Fight for Decent Housing - 1966 Edgemont Community Protest
“Your Neighbor is a Slumlord.”
“High Rent for Firetraps.”
“My Children Sleep with Rats.”
Protesters with painted signs bearing these word marched outside both Abe Greenberg’s office and home during the summer of 1966 in response to his unwarranted hikes in rent and disregard for the needs of his tenants by not meeting Durham’s housing codes. Most of the demonstrators were low-income black women, who, out of frustration, even tried to appeal to Mrs. Greenberg’s sympathy by describing the inadequate living situations of their children.
Greenberg had ignored housing codes and slipped past repercussions for failing inspections, and complaints to City Council were not enough to make a difference. This led to a groundswell of opposition within the Edgemont community, a “War on Poverty” backed by Howard Fuller and Operation Breakthrough. Operation Breakthrough received funds from the North Carolina Fund, which had ties to both the federal government and private businesses. Federal dollars had suddenly become very political. The poor began to organize and protest. Those who had previously felt marginalized had become empowered and were willing to fight for equal opportunity housing.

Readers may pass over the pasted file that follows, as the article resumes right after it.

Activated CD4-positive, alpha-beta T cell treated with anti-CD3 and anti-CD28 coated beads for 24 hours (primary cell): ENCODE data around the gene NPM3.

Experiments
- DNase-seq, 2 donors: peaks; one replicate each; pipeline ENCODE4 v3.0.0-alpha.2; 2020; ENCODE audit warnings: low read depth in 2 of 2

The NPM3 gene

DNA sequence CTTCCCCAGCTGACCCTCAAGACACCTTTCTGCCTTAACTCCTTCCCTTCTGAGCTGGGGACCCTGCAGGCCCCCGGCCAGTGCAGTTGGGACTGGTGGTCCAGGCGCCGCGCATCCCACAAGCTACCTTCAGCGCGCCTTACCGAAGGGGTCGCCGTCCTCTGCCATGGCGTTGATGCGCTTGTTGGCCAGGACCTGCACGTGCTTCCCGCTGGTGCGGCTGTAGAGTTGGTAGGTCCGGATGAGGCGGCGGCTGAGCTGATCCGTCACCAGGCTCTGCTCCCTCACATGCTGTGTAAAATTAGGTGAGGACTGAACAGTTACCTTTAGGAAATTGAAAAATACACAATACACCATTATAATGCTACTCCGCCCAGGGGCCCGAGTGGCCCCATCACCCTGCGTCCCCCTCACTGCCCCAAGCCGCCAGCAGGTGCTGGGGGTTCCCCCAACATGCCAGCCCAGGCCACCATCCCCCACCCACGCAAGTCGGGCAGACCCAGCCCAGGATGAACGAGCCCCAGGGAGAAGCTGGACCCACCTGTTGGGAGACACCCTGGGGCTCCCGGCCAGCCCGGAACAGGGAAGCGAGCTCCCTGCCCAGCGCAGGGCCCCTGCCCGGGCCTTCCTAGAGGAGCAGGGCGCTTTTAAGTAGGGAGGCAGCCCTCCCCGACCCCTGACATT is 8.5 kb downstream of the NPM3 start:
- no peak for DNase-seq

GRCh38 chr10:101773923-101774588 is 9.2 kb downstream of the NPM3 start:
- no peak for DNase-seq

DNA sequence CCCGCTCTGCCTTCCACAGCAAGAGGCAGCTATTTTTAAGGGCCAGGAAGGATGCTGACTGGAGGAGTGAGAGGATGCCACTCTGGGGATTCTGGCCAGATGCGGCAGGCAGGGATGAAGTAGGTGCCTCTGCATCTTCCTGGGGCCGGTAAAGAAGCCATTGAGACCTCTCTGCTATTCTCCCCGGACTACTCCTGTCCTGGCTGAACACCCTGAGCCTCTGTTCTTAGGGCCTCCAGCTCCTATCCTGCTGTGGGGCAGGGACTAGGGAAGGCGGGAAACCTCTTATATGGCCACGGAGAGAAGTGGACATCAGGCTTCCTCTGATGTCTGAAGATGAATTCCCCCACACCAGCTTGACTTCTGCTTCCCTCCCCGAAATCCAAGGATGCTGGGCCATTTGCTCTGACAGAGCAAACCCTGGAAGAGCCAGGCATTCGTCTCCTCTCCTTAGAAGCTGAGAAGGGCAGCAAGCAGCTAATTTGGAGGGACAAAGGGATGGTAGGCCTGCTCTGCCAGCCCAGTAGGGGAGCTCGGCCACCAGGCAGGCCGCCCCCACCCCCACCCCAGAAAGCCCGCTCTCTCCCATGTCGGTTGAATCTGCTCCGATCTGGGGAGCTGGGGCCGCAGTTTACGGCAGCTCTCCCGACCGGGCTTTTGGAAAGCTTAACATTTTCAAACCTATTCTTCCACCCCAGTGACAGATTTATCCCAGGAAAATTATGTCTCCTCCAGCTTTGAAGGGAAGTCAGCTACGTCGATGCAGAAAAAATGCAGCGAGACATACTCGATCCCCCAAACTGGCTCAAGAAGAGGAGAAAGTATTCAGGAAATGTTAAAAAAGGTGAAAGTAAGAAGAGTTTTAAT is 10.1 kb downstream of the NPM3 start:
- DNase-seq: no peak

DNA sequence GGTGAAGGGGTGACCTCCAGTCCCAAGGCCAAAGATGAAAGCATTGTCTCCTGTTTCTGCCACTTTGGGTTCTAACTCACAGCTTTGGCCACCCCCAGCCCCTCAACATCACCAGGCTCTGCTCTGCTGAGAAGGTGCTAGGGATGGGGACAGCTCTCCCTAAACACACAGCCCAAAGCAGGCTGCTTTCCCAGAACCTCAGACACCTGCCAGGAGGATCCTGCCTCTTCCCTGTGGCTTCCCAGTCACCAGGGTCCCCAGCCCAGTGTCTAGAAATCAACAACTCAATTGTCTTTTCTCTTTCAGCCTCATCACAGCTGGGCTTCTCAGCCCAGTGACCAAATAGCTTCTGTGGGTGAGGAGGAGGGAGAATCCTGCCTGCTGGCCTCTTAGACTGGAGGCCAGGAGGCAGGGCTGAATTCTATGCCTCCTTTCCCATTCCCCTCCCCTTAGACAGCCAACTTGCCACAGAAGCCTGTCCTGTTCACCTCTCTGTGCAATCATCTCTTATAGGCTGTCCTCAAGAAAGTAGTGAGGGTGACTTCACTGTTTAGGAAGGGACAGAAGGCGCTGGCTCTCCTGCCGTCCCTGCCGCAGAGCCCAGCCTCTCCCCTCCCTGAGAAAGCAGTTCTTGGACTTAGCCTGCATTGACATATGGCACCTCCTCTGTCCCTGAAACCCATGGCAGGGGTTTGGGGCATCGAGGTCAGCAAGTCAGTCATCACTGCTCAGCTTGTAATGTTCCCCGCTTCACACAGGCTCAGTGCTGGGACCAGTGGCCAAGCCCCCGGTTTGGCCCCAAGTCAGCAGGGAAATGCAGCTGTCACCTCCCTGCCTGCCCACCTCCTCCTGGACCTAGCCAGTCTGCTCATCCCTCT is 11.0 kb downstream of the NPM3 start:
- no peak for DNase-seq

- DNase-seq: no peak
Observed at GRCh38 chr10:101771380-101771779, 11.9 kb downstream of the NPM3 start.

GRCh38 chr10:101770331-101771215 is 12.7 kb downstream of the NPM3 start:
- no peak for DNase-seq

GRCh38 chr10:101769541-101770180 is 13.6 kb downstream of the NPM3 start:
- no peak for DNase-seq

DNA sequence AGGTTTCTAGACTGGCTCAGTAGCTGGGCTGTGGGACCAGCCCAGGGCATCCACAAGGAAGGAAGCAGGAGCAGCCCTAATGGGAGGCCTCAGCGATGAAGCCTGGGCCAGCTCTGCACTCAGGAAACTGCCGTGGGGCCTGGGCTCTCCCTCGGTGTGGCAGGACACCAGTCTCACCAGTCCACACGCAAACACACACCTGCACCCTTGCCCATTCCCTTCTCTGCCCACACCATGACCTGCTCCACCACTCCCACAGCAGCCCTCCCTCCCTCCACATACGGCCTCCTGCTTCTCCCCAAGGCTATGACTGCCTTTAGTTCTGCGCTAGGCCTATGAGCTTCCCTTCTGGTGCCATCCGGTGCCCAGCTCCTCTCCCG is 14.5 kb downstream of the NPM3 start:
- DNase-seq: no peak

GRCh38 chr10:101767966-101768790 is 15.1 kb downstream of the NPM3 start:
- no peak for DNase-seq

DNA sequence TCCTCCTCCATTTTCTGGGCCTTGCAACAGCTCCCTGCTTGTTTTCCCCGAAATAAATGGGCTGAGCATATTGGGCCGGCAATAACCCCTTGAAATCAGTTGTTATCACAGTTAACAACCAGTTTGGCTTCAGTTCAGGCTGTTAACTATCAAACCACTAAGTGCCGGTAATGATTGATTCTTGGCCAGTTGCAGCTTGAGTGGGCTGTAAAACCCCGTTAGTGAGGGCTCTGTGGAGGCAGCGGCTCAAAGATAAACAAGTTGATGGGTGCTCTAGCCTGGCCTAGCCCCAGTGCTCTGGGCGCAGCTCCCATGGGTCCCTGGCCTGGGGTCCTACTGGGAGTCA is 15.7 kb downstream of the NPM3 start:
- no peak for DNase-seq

The construction of East West Expressway in the ‘60s destroyed many houses in the center of the African American neighborhoods of Hayti and Southside, leaving tenants in a very vulnerable position. It gave Greenberg and other landlords the ability to take advantage of many low-income families who were in desperate need of new homes.
Picketing at Greenberg’s private residence created a surge of contention and Operation Breakthrough’s board of directors became polarized. However, action needed to be taken in order to improve living standards and adherence to housing codes in a city where nearly a third of the population was living below the poverty line and in deplorable conditions.
Even though Greenberg’s houses never fully met housing code requirements, other landlords in the area did make repairs for their tenants, and there was an improvement in the enforcement of the housing code. The Edgemont community’s protest was successful bringing improvements to rental housing conditions and helping to redefine the role of Operation Breakthrough in Durham.